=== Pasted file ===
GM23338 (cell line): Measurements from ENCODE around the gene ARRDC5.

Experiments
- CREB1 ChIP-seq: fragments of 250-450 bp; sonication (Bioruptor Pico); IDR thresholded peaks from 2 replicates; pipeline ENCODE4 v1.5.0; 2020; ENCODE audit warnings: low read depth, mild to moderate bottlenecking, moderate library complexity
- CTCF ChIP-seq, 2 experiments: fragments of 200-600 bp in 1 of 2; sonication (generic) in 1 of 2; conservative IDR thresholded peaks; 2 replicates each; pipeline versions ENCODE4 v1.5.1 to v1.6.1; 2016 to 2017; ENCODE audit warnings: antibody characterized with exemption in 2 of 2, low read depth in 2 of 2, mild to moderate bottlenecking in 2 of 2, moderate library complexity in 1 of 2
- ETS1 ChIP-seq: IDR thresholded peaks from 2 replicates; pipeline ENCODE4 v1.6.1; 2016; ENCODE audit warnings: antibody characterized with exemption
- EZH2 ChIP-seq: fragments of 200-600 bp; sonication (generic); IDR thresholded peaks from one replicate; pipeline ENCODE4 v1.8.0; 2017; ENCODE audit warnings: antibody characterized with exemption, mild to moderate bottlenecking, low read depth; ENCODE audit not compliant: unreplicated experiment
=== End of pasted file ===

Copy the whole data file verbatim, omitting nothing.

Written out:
GM23338 (cell line): Measurements from ENCODE around the gene ARRDC5.

Experiments
- CREB1 ChIP-seq: fragments of 250-450 bp; sonication (Bioruptor Pico); IDR thresholded peaks from 2 replicates; pipeline ENCODE4 v1.5.0; 2020; ENCODE audit warnings: low read depth, mild to moderate bottlenecking, moderate library complexity
- CTCF ChIP-seq, 2 experiments: fragments of 200-600 bp in 1 of 2; sonication (generic) in 1 of 2; conservative IDR thresholded peaks; 2 replicates each; pipeline versions ENCODE4 v1.5.1 to v1.6.1; 2016 to 2017; ENCODE audit warnings: antibody characterized with exemption in 2 of 2, low read depth in 2 of 2, mild to moderate bottlenecking in 2 of 2, moderate library complexity in 1 of 2
- ETS1 ChIP-seq: IDR thresholded peaks from 2 replicates; pipeline ENCODE4 v1.6.1; 2016; ENCODE audit warnings: antibody characterized with exemption
- EZH2 ChIP-seq: fragments of 200-600 bp; sonication (generic); IDR thresholded peaks from one replicate; pipeline ENCODE4 v1.8.0; 2017; ENCODE audit warnings: antibody characterized with exemption, mild to moderate bottlenecking, low read depth; ENCODE audit not compliant: unreplicated experiment